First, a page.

Latest European VLBI Network Stories
Using a perfectly orchestrated world-wide network of radio telescopes, astronomers have produced a high-resolution map of an Active Galactic Nucleus (AGN) belonging to an unknown class of gamma-ray sources.
An international team of scientists, including several astronomers from the Joint Institute for VLBI in Europe (JIVE) and the Netherlands Institute for Radio Astronomy (ASTRON), both located in Dwingeloo, have observed a supernova with peculiar radio emission.
On May 22, Arecibo Observatory in Puerto Rico joined other telescopes in North America, South America, Europe and Africa in simultaneously observing the same targets, simulating a telescope more than 6,800 miles (almost 11,000 kilometers) in diameter.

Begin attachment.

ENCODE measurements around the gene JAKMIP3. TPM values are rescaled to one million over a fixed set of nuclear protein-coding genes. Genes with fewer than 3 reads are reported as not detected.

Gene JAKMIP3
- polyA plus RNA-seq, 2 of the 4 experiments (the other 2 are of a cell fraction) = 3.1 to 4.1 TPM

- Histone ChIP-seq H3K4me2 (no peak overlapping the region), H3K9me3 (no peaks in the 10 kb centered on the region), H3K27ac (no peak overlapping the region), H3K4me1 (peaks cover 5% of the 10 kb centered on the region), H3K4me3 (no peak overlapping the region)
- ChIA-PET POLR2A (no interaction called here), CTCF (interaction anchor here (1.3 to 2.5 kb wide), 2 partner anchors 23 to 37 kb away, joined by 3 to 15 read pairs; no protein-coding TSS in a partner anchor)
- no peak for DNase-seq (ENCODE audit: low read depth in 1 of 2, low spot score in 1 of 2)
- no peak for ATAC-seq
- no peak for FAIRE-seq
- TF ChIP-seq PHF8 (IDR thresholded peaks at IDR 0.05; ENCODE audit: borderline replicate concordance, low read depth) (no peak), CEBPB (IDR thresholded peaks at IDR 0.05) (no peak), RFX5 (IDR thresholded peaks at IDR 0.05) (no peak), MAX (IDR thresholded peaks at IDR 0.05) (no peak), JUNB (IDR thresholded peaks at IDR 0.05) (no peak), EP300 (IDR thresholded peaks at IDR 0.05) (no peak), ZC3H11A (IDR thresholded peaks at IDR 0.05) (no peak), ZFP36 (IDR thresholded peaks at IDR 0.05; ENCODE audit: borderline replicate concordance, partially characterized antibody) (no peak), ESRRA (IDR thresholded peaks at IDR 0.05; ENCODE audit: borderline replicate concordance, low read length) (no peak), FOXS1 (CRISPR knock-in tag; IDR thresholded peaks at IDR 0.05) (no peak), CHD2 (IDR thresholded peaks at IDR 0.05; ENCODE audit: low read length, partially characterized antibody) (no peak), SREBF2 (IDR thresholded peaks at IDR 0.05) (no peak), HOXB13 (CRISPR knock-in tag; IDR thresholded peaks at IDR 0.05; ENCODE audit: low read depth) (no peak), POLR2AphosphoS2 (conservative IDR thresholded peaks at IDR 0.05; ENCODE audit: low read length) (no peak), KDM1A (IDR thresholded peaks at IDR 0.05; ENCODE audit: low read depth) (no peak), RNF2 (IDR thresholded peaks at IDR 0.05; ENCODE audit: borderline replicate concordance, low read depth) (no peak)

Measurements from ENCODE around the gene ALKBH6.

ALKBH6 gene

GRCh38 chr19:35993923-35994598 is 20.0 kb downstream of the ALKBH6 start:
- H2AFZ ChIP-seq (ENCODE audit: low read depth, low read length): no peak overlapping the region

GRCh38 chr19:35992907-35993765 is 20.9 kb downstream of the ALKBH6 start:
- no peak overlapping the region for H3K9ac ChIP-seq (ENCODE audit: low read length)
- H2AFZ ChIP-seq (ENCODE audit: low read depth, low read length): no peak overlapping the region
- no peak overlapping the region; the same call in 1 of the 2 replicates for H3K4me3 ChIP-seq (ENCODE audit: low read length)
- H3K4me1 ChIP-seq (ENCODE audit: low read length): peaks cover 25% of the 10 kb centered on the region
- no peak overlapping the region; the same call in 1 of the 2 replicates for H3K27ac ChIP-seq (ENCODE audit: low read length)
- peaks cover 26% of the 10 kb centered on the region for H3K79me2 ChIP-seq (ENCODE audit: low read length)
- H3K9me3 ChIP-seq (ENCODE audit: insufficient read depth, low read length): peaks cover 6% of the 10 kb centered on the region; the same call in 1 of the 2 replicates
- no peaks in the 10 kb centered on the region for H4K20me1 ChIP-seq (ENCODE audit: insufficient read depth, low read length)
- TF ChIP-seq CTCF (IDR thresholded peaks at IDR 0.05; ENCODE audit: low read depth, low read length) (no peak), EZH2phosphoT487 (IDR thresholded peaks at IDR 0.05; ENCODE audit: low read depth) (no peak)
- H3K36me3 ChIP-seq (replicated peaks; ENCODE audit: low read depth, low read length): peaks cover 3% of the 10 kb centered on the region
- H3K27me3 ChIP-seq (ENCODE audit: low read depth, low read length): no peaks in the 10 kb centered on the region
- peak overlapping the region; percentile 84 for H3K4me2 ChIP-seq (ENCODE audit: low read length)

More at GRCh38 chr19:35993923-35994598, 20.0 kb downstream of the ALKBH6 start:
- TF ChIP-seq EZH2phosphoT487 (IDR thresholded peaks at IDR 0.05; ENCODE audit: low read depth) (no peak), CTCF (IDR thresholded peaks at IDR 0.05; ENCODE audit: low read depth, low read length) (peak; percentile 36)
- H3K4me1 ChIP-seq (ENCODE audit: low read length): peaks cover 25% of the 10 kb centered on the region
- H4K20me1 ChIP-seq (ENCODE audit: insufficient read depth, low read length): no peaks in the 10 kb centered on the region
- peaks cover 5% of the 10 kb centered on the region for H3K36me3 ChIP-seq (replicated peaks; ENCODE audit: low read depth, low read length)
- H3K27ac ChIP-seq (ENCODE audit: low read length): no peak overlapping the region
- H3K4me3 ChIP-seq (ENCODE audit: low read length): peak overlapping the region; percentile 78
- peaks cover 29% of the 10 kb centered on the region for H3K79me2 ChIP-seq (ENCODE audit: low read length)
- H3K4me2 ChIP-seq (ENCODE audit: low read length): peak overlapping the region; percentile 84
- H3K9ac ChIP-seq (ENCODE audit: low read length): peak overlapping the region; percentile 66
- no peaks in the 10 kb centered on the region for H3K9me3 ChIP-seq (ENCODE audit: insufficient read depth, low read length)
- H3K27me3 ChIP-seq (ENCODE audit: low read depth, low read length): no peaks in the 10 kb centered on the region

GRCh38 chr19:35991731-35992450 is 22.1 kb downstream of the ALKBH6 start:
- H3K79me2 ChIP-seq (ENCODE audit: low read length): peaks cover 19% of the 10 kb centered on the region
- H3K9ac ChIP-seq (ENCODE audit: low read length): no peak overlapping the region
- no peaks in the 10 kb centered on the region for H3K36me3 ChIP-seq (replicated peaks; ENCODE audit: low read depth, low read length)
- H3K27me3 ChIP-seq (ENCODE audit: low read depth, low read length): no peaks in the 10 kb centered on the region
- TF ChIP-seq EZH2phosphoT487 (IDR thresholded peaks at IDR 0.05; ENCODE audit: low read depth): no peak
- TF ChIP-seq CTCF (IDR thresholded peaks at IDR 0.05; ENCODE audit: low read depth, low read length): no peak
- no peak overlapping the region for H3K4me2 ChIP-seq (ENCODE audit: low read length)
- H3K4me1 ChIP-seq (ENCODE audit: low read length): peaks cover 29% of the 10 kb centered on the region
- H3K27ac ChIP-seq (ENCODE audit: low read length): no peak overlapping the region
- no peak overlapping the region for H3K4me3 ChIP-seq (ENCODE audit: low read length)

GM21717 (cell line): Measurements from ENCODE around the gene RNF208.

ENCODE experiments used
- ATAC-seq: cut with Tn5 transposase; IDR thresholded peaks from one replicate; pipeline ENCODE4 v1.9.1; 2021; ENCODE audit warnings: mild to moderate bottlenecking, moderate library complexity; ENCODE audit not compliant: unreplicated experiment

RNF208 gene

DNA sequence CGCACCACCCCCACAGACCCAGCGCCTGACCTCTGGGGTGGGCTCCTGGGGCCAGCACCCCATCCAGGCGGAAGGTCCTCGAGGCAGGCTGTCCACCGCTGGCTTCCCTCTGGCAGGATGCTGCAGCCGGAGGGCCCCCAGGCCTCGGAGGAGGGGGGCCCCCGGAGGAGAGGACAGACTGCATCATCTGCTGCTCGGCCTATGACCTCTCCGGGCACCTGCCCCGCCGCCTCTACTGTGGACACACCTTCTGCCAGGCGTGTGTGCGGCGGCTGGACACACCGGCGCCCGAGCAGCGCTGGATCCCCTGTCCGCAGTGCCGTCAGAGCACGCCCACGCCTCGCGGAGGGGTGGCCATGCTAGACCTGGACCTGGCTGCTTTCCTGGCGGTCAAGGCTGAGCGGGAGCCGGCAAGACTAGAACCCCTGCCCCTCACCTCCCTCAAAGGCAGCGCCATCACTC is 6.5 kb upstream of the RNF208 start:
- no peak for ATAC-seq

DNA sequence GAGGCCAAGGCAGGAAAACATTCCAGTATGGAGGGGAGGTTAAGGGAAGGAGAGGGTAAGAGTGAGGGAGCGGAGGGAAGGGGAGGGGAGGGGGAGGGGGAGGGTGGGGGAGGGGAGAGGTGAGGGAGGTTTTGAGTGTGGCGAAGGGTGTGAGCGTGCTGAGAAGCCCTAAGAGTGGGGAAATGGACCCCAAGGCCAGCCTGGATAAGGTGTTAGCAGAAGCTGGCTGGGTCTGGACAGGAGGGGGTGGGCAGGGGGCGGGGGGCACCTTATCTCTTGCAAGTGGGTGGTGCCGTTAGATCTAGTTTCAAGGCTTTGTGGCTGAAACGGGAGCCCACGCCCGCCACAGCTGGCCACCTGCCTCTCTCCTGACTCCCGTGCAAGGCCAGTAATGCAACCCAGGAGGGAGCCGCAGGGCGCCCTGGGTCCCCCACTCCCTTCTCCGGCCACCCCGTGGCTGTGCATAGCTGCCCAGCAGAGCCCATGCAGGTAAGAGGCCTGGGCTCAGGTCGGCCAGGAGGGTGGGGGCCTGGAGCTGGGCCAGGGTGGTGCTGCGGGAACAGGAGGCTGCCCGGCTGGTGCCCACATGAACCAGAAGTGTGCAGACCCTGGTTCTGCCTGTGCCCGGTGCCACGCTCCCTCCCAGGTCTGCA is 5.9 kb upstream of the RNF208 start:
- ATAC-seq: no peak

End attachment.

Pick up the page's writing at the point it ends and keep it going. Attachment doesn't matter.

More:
A team of astronomers from the UK and Germany have found that a nuclear explosion on the surface of a star 5,000 light years from Earth resulted in a blast wave moving at over 1,700 km per second.
Radio Astronomy -- Radio astronomy is the study of celestial phenomena through measurement of the characteristics of radio waves emitted by physical processes occurring in space. Radio waves are much longer than light waves. In order to receive good signals, radio astronomy requires large antennas. Radio astronomy is a relatively new field of astronomical research. The earliest investigations into extraterrestrial sources of radio waves were by Karl Guthe Jansky, an engineer with Bell...
- A volcanic mudflow.